©2018 Kari Carlisle
Over drinks at a party I attended a few weeks ago, the topic of discussion turned to Facebook. Specifically, the topic was Facebook’s policy and process regarding “hate speech.”
I don’t deny that hate speech exists, and I’ll admit that such speech can be powerful and damaging in many ways. But my party friends and I agreed that Facebook’s censorship goes too far.
Each of us had examples of comments or whole posts that had recently been removed by Facebook, and each of us agreed that the content removed would not be considered hate speech by any normal person. It seemed to us that any two people who simply disagree on any topic will potentially face censorship on Facebook.
My own example involves a joke that I posted about dangerous dog breeds. To be clear, my opinion is that breed is not an accurate predictor of a dangerous dog. After posting the joke, two of my Facebook friends began commenting on my post. Each was firm in their opinion, one that all pit bulls are dangerous by nature, and the other that breed does not determine temperament. Within hours, Facebook had removed not only their comments but also my post. Facebook had decided that two people having different opinions about a dog breed should be branded as hate speech and removed.
Since when was having different opinions on something being hateful? Has society degraded to the point we can’t have a civil conversation about anything, or has Facebook simply decided to be the thought police for us?
Of course, I understand that Facebook doesn’t have rooms full of people monitoring everything posted on the site and making individual determinations about what constitutes hate speech. Facebook has rooms full of people developing algorithms to do that. That’s why it doesn’t work very well.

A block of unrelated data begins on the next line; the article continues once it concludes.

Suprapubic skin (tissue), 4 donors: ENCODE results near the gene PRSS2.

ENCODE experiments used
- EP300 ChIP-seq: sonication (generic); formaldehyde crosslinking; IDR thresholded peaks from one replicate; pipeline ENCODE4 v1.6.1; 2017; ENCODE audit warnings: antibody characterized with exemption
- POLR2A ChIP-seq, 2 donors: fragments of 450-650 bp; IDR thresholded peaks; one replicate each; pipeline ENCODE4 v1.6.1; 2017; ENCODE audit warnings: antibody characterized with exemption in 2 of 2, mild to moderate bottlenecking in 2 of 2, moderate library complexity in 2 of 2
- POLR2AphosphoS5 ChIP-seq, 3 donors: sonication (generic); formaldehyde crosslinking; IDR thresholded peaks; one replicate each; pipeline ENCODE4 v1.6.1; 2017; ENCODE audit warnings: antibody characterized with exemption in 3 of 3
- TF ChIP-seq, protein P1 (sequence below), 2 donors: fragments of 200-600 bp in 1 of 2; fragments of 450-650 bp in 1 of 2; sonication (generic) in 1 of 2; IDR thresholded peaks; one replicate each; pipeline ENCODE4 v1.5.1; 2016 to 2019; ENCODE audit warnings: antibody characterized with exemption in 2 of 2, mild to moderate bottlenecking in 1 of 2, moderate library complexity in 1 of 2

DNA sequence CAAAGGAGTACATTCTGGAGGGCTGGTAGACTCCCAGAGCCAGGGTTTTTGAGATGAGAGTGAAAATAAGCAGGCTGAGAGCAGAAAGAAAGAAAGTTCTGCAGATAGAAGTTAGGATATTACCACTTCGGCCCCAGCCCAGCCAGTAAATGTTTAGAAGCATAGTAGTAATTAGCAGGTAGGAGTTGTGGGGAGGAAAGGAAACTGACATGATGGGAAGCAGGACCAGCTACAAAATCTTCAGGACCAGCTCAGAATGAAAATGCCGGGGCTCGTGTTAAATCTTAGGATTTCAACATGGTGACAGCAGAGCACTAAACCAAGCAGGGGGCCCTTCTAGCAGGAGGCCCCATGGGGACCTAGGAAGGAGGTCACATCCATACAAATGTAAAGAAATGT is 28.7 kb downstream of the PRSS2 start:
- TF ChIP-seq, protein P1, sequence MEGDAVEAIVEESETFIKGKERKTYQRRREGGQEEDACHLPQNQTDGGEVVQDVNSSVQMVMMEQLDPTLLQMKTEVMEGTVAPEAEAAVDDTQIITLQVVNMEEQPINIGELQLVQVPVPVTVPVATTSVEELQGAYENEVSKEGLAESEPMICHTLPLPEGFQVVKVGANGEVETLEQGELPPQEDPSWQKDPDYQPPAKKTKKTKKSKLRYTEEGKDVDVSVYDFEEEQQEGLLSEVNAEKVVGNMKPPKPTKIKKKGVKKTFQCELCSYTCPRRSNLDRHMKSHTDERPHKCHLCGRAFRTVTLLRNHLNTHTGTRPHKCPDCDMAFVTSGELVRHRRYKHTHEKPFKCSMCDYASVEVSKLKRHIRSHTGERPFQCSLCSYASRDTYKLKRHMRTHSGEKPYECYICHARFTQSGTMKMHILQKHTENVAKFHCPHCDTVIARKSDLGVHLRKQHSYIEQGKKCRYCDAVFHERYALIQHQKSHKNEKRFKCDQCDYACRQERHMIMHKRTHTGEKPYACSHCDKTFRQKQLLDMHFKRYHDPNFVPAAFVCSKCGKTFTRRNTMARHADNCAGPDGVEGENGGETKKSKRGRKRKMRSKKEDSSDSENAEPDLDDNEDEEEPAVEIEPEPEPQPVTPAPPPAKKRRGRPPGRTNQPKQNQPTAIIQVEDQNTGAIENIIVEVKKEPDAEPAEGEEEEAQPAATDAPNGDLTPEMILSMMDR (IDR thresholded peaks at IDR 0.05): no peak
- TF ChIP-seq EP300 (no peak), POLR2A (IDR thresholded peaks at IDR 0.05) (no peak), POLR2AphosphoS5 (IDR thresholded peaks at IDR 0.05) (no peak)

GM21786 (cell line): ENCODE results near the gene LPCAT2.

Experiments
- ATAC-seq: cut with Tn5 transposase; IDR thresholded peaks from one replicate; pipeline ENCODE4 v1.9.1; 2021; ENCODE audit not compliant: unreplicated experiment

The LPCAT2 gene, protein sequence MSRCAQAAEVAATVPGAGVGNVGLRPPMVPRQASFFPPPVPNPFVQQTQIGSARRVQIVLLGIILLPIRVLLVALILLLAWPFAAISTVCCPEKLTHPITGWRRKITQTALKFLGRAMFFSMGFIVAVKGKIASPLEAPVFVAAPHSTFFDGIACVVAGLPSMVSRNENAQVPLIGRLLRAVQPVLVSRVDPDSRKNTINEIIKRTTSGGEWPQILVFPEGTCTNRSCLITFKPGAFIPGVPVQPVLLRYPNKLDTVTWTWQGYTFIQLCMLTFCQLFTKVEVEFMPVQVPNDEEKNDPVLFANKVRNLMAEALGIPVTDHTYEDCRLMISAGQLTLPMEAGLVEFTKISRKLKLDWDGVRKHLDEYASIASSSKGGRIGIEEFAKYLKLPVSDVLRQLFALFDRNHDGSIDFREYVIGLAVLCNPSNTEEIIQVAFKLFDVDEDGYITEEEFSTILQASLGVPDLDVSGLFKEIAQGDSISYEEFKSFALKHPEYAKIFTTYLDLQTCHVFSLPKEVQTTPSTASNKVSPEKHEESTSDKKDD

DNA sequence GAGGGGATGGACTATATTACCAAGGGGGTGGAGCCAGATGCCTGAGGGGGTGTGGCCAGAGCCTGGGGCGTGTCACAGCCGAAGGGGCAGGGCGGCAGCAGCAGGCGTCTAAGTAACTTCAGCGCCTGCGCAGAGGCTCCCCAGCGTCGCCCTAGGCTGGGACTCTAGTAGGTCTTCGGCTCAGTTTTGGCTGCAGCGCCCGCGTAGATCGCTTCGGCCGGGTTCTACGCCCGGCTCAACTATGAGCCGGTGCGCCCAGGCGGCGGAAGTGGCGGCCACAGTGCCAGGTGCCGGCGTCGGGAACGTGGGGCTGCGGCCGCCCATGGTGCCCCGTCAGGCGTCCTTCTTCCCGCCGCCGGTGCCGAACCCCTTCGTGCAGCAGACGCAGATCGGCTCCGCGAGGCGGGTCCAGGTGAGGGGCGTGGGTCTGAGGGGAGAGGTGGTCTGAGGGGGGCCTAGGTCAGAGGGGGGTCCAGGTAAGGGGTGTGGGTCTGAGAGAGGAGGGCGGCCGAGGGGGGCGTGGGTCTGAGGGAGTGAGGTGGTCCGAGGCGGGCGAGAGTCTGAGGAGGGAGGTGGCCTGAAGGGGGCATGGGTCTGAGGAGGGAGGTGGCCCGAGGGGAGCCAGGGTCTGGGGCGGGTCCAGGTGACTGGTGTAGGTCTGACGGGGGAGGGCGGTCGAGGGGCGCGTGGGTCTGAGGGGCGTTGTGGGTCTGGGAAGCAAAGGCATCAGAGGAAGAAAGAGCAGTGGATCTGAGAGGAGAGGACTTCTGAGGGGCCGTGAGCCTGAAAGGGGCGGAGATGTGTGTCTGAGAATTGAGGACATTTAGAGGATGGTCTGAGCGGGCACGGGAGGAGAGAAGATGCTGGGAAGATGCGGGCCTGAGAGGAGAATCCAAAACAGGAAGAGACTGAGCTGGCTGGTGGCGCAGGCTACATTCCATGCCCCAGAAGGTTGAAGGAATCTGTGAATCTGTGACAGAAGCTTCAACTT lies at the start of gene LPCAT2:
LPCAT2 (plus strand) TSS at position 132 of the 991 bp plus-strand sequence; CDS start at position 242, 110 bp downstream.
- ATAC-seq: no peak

What does this mean for free speech? One could argue that we retain our free speech offline. And who are we kidding anyway? When has anyone ever changed someone’s mind on Facebook? The point really is when does Facebook get to decide for us? When does Facebook have the right to limit my expression of my opinion?
I get that real hate speech, the kind that draws impressionable minds down the rabbit hole of hate against one another, has no place in social media, but Facebook hasn’t figured out where to draw the line. Until then, enjoy all the cute baby and animal videos because that’s what Facebook is being relegated to. And if you’d like to weigh in (with civility) on pit bulls or anything else, feel free to do so on this blog’s comments. We’ll only censor you if you really are being hateful or only trying to sell something. And we don’t have algorithms to make that decision for us.